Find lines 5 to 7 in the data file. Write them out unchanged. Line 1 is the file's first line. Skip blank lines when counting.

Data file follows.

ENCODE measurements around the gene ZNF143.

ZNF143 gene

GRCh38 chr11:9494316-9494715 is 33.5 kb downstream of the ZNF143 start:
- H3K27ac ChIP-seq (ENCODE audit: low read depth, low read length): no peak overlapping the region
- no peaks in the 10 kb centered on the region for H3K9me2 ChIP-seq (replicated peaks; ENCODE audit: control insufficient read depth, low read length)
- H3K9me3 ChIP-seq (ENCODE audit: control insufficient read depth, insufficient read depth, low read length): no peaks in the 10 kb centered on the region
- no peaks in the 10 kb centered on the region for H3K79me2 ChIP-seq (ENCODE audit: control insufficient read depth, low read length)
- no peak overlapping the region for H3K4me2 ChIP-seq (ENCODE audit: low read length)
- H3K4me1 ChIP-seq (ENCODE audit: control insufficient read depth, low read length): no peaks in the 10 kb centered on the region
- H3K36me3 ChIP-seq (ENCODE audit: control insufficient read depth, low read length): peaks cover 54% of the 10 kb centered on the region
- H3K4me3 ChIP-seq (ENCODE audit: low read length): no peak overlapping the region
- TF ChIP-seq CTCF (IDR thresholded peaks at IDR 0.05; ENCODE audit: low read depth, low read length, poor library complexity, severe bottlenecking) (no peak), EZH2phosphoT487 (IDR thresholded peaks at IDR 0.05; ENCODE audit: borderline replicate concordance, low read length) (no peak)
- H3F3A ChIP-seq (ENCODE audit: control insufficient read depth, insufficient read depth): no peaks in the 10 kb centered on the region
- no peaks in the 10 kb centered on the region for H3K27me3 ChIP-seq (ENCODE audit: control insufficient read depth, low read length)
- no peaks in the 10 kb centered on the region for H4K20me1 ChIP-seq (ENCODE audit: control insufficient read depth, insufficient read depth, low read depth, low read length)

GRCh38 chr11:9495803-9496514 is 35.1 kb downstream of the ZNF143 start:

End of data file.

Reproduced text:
- no peaks in the 10 kb centered on the region for H3K9me2 ChIP-seq (replicated peaks; ENCODE audit: control insufficient read depth, low read length)
- H3K9me3 ChIP-seq (ENCODE audit: control insufficient read depth, insufficient read depth, low read length): no peaks in the 10 kb centered on the region
- no peaks in the 10 kb centered on the region for H3K79me2 ChIP-seq (ENCODE audit: control insufficient read depth, low read length)